United States v. Szymuszkiewicz. wiretapping
David S. Szymuszkiewicz was a worried man. His driver's license had been suspended for drunk driving. His job as a revenue officer required him to drive to delinquent taxpayers' homes, and he was afraid that his boss would find out about his lack of a license. So he seized upon a plan to monitor her incoming e-mail. By using her computer, he was able to add a "rule" to her Microsoft Outlook settings so that all e-mails addressed to her would also be forwarded to his computer. Unfortunately, the boss took a class about Microsoft Outlook, and during this class, she discovered that her "rules" had been tampered with. Defendant was subsequently convicted in a Wisconsin federal court for violating the Wiretap Act, 18 U.S.C. 2511(1)(a), for intentionally intercepting an electronic communication.
Dissatisfied by this turn of events, he appealed the case to the Seventh Circuit Court of Appeals. The Court of Appeals concluded that the evidence was sufficient to convict.
The defendant also argued that he should have been charged under the Stored Communications Act, 18 U.S.C. 2701-12, rather than the Wiretap Act. He contended that the Government prosecuted under the wrong statute since the message was forwarded only after it "arrived". The Court concluded that the Wiretap Act does not have a contemporaneous requirement. But even if it did, the court reasoned, there were at least three separate "devices" (the defendant's computer, the victim's computer, and the server) that were involved in contemporaneously intercepting the message. Therefore, the conduct was covered by the Wiretap Act, even though that Act might overlap the Stored Communications Act.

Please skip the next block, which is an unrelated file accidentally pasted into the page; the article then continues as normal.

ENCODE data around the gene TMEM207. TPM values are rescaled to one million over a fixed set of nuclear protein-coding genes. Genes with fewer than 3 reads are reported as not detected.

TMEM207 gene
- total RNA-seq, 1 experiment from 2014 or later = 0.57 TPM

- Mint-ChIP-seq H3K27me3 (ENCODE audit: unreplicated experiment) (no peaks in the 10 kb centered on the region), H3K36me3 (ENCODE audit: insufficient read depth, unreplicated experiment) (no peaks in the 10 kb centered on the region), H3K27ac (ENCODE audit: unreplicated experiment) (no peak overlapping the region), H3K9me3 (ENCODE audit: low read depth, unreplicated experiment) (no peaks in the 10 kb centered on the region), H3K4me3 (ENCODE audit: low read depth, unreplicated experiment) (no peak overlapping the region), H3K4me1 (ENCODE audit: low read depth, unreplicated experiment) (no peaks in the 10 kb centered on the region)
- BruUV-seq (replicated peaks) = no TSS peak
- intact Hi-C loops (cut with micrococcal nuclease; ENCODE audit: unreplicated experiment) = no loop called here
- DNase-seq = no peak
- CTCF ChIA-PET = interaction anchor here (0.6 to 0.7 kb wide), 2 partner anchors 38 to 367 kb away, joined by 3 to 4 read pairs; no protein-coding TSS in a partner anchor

No. 10-1347, 622 F.3d 710 (7th Cir. Sept. 9, 2010).
Please see the original opinion for the court's exact language.
Richard P. Clem is an attorney and continuing legal education (CLE) provider in Minnesota. He has been in private practice in the Twin Cities for 25 years. He has a J.D., cum laude, from Hamline University School of Law in St. Paul and a B.A. in History from the University of Minnesota. His reported cases include: Asociacion Nacional de Pescadores a Pequena Escala o Artesanales de Colombia v. Dow Quimica de Colombia, 988 F.2d 559, rehearing denied, 5 F.3d 530 (5th Cir. 1993), cert. denied, 510 U.S. 1041 (1994); LaMott v. Apple Valley Health Care Center, 465 N.W.2d 585 (Minn. Ct. App. 1991); Abo el Ela v. State, 468 N.W.2d 580 (Minn. Ct. App. 1991).
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